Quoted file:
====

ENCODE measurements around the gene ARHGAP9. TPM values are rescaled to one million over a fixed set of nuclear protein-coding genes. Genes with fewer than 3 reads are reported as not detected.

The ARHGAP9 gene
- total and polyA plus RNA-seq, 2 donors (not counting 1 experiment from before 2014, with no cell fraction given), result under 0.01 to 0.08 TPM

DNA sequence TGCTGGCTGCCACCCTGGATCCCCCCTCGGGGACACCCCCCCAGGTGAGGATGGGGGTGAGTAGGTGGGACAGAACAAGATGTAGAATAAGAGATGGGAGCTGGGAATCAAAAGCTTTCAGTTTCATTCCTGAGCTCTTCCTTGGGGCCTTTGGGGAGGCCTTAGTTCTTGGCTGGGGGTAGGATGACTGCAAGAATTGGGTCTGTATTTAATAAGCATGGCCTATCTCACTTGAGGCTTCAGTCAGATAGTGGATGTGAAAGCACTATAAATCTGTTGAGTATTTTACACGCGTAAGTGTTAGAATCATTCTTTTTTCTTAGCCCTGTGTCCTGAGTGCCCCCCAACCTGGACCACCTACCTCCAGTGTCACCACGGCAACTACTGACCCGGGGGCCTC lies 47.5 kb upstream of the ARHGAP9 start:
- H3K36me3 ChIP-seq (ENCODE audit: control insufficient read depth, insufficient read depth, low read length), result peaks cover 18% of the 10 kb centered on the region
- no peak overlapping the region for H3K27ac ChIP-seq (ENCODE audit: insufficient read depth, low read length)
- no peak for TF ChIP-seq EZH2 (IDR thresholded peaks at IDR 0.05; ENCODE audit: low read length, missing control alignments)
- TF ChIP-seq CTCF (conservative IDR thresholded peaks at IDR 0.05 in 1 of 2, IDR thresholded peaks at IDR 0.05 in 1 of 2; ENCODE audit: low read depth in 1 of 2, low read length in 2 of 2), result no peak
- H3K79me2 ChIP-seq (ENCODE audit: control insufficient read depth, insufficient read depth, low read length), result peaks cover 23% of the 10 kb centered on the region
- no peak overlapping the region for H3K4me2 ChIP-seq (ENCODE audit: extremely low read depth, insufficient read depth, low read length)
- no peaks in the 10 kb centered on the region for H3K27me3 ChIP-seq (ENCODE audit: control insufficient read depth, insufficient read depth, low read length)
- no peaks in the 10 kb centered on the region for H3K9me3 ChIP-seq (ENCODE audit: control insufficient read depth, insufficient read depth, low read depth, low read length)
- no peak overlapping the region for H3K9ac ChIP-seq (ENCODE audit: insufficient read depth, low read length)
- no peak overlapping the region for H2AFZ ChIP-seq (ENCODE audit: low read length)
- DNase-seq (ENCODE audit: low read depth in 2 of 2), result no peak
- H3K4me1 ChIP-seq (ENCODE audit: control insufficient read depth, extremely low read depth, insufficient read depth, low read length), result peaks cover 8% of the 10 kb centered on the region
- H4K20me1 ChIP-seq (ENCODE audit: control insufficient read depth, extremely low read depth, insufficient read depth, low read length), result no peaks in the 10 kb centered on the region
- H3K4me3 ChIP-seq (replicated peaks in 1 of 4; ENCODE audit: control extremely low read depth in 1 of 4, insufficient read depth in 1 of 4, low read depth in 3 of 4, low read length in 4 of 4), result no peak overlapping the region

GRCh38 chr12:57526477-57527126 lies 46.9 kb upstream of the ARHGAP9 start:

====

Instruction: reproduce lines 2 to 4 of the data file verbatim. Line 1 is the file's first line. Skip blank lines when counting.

The ARHGAP9 gene
- total and polyA plus RNA-seq, 2 donors (not counting 1 experiment from before 2014, with no cell fraction given), result under 0.01 to 0.08 TPM

DNA sequence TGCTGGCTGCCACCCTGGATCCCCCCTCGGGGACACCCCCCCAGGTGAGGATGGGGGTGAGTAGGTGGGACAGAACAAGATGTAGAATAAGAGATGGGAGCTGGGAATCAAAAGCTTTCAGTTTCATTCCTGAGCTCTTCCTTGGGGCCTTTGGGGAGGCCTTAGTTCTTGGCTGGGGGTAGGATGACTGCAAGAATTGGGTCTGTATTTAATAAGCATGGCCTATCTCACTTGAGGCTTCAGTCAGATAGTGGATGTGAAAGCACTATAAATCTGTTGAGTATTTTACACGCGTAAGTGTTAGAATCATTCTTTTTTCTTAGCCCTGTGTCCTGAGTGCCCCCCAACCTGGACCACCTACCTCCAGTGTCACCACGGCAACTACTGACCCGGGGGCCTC lies 47.5 kb upstream of the ARHGAP9 start: